How to run a referendum

The question and process for the 2011 referendum on MMP have been announced. It's all good.

I am aware that three posts in a week on electoral law matters may be bordering on overkill. But this last topic probably is the most important of the lot, so I want to say something about it.

I also can save a lot of time by referring you to Tim Watkin's earlier post on Simon Power's approach to the referendum process - I agree completely with what is said there. Although I still think the whole referendum is an unnecessary diversion costing us near $11 million, Power and his cabinet colleagues are to be commended for playing this issue with a completely straight bat. New Zealand's top order could learn a lesson here!

All that said, there are a few matters I'd like to comment on specifically. The first is the wording of question to be asked in 2011 - it's  virtual repeat of the question asked in 1992. I think there was no other option for the Government here, especially once the Chief Executive of the Electoral Commission (the only body that could credibly have written a different one) made it clear he had no interest in getting involved. Had the Government then tried to impose any "better" form of words, there would have been an almighty outcry that it was trying to rig the outcome.

The second matter is that cabinet has decided there will be no spending limit on those wishing to campaign for or against MMP, only a requirement that groups spending more than $12,000 register their existence with the Electoral Commission. This decision also was pretty much a fait accompli, given cabinet's contemporaneous decision on how the wider election advertising of "parallel campaigners"/"third parties" will be regulated. Any decision to impose spending limits for the campaign over the MMP referendum, but not to impose limits on individuals or groups wanting to participate in the broader election campaign, would have been anomalous to say the least.

However, the lack of a spending cap in relation to the referendum may matter a bit more because there is nothing to stop campaigners buying time on TV and radio to push their positions (as happened with the 1993 referendum - remember those anti-MMP ads with scary besuited men wearing paper bags on their heads?). By comparison, "parallel campaigners"/"third parties" are barred from running "election programmes" at any time, effectively stopping them from using the broadcast media as a method of campaigning for or against parties and candidates. Consequently, this most expensive (and effective) form of mass communication remains in play for those supporting or opposing MMP, and likely will be used, which will push spending up.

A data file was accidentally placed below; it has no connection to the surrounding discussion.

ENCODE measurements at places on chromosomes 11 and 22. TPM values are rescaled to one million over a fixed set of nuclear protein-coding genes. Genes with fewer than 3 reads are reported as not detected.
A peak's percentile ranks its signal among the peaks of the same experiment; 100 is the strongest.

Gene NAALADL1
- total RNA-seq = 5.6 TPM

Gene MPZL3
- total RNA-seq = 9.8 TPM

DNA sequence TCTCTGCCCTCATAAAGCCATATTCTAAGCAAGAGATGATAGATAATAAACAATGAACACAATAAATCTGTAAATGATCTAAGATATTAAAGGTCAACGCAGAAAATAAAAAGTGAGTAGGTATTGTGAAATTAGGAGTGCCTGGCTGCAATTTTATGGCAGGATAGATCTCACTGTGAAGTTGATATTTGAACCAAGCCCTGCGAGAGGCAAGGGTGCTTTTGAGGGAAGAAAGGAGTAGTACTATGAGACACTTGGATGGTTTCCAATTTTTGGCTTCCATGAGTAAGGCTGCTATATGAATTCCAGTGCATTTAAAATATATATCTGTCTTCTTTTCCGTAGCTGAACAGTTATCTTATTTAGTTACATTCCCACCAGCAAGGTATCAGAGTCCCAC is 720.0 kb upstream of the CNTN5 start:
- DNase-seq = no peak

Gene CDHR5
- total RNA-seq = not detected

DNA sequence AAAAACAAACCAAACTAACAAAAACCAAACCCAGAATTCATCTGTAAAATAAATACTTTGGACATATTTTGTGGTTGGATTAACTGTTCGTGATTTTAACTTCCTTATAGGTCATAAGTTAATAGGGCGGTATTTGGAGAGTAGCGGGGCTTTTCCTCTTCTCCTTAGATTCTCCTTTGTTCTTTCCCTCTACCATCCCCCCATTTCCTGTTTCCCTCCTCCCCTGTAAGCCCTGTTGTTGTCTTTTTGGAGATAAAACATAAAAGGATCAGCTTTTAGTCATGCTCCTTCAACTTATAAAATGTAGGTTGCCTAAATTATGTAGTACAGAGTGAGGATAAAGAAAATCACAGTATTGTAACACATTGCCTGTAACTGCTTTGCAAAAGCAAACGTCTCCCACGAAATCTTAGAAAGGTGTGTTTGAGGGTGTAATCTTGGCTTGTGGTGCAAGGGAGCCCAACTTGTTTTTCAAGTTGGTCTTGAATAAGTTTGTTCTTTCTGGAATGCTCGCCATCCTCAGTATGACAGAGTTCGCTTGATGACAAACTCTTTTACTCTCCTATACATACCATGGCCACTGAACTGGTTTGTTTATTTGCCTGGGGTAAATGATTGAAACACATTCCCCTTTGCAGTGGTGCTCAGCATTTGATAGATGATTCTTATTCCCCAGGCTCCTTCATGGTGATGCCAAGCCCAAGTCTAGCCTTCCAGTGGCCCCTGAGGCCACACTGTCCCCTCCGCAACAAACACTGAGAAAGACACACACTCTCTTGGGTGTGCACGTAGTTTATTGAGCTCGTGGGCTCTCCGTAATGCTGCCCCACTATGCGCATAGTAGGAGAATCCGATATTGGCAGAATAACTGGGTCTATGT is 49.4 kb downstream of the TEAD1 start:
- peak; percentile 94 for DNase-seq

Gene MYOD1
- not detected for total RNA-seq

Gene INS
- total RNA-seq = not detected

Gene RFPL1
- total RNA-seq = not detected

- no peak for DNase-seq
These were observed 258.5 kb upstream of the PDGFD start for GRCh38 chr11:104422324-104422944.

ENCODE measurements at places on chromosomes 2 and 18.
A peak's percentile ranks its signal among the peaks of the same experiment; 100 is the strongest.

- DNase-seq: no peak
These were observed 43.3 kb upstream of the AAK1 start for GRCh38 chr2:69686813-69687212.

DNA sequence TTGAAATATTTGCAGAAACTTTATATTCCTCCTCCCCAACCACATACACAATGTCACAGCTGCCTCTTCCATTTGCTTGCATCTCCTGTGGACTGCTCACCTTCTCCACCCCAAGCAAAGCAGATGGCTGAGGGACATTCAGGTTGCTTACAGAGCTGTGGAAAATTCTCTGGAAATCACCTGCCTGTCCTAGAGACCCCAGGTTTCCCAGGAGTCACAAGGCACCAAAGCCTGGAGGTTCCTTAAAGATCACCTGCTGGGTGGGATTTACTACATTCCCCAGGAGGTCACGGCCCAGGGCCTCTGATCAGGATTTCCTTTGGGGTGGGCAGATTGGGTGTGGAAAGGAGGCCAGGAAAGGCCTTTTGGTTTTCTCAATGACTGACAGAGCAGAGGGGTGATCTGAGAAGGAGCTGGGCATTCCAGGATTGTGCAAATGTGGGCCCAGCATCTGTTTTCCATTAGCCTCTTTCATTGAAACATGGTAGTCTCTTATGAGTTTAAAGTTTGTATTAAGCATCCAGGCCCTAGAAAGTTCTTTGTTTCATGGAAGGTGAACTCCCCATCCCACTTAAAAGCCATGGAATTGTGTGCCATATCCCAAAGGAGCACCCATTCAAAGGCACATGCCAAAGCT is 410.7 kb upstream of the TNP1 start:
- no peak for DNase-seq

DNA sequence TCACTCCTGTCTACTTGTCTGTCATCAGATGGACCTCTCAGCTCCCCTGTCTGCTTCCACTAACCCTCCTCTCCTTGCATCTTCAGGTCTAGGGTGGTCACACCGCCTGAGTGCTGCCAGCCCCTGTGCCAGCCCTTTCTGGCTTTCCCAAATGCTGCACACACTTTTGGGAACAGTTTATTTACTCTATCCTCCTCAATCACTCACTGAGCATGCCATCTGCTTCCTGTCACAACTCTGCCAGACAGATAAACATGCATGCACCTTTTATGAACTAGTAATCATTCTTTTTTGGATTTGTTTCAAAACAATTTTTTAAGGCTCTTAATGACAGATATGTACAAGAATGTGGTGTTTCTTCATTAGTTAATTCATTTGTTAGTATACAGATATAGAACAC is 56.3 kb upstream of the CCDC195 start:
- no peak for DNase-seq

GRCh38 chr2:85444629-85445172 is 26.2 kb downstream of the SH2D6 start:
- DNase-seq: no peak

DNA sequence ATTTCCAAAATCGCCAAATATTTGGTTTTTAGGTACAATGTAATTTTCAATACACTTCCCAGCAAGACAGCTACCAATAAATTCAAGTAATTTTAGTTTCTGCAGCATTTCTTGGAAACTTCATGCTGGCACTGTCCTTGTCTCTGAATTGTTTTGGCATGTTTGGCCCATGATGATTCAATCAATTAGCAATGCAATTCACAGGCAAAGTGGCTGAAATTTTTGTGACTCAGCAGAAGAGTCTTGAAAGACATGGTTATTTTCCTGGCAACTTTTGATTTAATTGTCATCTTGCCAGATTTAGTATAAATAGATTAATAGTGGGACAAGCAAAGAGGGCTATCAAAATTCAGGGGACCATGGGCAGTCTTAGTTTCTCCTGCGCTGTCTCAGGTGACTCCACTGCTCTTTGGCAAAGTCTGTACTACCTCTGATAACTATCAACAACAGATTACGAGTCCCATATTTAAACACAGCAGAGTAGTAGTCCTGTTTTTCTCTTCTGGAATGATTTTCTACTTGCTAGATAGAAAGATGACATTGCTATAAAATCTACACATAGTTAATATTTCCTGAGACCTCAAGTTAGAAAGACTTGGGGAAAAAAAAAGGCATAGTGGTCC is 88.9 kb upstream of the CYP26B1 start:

[Incidentally, buried away in the Minister of Justice's proposal paper to Cabinet (at para. 127) is a throw-away comment that the Minister considered and rejected having a $50,000 cap on spending (as applies to Citizens' Initiated Referenda) on the basis that it "is inappropriately low for a referendum on a significant constitutional issue." I'm sure those behind the effort to get a Citizens' Initiated Referendum on the question "Should Parliament be required to pass legislation that implements the majority result of a citizens initiated referendum where that result supports a law change?” would be very interested in this observation!]

I know there will be a great deal of angst as to whether this lack of a spending limit favours those campaigning against MMP (largely assumed to represent the interests of big business and the rich). My own view is that whilst it would be preferable to have some such limits, their absence simply underscores the need for those who wish to see MMP retained to start organising and acting now. After all, there is a fairly respectable argument that the big spending by Peter Shirtcliffe in 1993 actually tipped the issue in favour of MMP, by offending Kiwi's idea of fair play and triggering a "screw you" response.

Furthermore, Simon Power has handed the pro-MMP camp a pretty major advantage by including in the referendum legislation a guaranteed review of MMP if people vote to retain it at 2011 (but why only if they vote to retain it - wouldn't a vote in 2014 between an "improved MMP" and the most popular alternative still be the preferable option if voters indicate a desire to change in 2011?) Criticisms of how MMP is working presently can now be answered with an assurance that those flaws will be studied and remedied, so there is no need to throw out the baby with the bathwater (or other relevant cliche).

One last point to note on the referendum process. We actually won't know the final outcome of the vote until approximately two weeks after it is held. In order to avoid interfering with the quick count and announcement of the election result (as happened in 1999), only a sample of 10% of the referendum ballots will be counted on election night. This count probably will be enough to tell us the likely final result, unless the vote is very, very tight. But we won't know for sure until all the official parliamentary results are known - which conceivably could make for a couple of rather tense weeks!

But it probably won't. I'll go on record as saying that if the current National/Maori Party/ACT triumvirate can last until late 2011, then MMP will romp home. It's got the status quo advantage and it's all that voters under 35 have ever known. There's no marked desire to punish politicians, or reassert the electorate's authority over the political class, as existed in the early 1990s (and even then it only just created enough momentum for change). So unless we see a complete meltdown in MMP-era inter-party relationships - always possible, if unlikely - then I don't think we're in for any change.